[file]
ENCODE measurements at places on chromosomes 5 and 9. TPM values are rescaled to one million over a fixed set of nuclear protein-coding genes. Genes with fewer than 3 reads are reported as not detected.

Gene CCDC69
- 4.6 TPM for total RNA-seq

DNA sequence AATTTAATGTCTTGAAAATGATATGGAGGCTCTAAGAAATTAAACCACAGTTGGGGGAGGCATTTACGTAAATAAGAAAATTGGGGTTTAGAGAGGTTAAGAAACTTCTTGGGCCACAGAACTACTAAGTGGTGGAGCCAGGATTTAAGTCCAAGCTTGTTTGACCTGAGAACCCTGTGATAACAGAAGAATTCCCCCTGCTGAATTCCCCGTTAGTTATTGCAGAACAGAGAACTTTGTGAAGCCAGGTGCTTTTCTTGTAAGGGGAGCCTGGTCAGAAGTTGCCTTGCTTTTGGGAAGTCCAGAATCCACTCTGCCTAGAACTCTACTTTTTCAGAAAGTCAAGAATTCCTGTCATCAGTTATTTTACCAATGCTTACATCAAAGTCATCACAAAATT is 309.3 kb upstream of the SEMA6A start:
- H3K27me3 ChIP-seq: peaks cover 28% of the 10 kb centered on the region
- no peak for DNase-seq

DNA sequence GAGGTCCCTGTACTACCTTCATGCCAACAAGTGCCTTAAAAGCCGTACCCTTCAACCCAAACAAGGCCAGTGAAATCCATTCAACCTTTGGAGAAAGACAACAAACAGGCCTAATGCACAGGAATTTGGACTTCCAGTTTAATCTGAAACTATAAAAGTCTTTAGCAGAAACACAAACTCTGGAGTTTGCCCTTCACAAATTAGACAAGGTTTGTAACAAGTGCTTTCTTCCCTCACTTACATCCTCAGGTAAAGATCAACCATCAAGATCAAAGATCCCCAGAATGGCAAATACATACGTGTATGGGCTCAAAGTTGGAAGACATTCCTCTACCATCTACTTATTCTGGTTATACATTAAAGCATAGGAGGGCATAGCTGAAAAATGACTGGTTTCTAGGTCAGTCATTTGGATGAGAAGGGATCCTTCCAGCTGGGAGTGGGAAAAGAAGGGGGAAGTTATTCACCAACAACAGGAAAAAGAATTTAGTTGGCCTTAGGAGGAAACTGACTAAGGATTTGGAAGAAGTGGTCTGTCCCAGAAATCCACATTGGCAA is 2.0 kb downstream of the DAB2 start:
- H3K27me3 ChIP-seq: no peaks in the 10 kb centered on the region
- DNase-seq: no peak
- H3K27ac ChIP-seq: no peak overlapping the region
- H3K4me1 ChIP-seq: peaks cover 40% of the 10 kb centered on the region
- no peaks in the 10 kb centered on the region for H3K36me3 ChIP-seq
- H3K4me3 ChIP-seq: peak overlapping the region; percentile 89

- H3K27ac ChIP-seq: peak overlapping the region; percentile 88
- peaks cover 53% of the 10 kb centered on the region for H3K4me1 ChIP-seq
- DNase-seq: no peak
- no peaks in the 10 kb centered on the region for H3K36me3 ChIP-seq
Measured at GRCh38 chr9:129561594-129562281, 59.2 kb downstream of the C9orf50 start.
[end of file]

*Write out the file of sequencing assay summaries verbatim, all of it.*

ENCODE measurements at places on chromosomes 5 and 9. TPM values are rescaled to one million over a fixed set of nuclear protein-coding genes. Genes with fewer than 3 reads are reported as not detected.

Gene CCDC69
- 4.6 TPM for total RNA-seq

DNA sequence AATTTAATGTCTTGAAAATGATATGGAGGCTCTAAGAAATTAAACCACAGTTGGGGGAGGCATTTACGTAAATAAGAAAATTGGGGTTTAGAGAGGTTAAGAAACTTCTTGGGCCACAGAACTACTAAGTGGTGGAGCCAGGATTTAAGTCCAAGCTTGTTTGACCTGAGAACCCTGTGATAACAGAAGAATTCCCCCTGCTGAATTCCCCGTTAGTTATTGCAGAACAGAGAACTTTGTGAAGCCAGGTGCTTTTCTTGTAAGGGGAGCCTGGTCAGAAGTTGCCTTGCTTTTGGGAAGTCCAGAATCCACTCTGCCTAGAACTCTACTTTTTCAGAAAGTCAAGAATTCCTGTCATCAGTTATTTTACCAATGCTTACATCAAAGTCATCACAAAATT is 309.3 kb upstream of the SEMA6A start:
- H3K27me3 ChIP-seq: peaks cover 28% of the 10 kb centered on the region
- no peak for DNase-seq

DNA sequence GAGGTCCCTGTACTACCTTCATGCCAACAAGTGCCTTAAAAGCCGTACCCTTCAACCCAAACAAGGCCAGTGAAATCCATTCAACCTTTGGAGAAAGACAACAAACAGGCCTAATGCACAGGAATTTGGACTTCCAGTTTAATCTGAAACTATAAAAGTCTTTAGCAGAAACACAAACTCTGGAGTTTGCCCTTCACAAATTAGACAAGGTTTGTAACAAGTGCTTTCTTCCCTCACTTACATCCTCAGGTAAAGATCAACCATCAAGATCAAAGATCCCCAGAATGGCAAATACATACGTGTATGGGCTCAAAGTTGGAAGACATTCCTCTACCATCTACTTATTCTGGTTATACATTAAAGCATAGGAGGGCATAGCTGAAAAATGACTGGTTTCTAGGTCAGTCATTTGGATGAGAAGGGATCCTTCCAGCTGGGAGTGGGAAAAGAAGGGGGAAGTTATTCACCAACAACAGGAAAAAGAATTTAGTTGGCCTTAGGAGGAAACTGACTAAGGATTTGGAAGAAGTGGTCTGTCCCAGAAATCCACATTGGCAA is 2.0 kb downstream of the DAB2 start:
- H3K27me3 ChIP-seq: no peaks in the 10 kb centered on the region
- DNase-seq: no peak
- H3K27ac ChIP-seq: no peak overlapping the region
- H3K4me1 ChIP-seq: peaks cover 40% of the 10 kb centered on the region
- no peaks in the 10 kb centered on the region for H3K36me3 ChIP-seq
- H3K4me3 ChIP-seq: peak overlapping the region; percentile 89

- H3K27ac ChIP-seq: peak overlapping the region; percentile 88
- peaks cover 53% of the 10 kb centered on the region for H3K4me1 ChIP-seq
- DNase-seq: no peak
- no peaks in the 10 kb centered on the region for H3K36me3 ChIP-seq
Measured at GRCh38 chr9:129561594-129562281, 59.2 kb downstream of the C9orf50 start.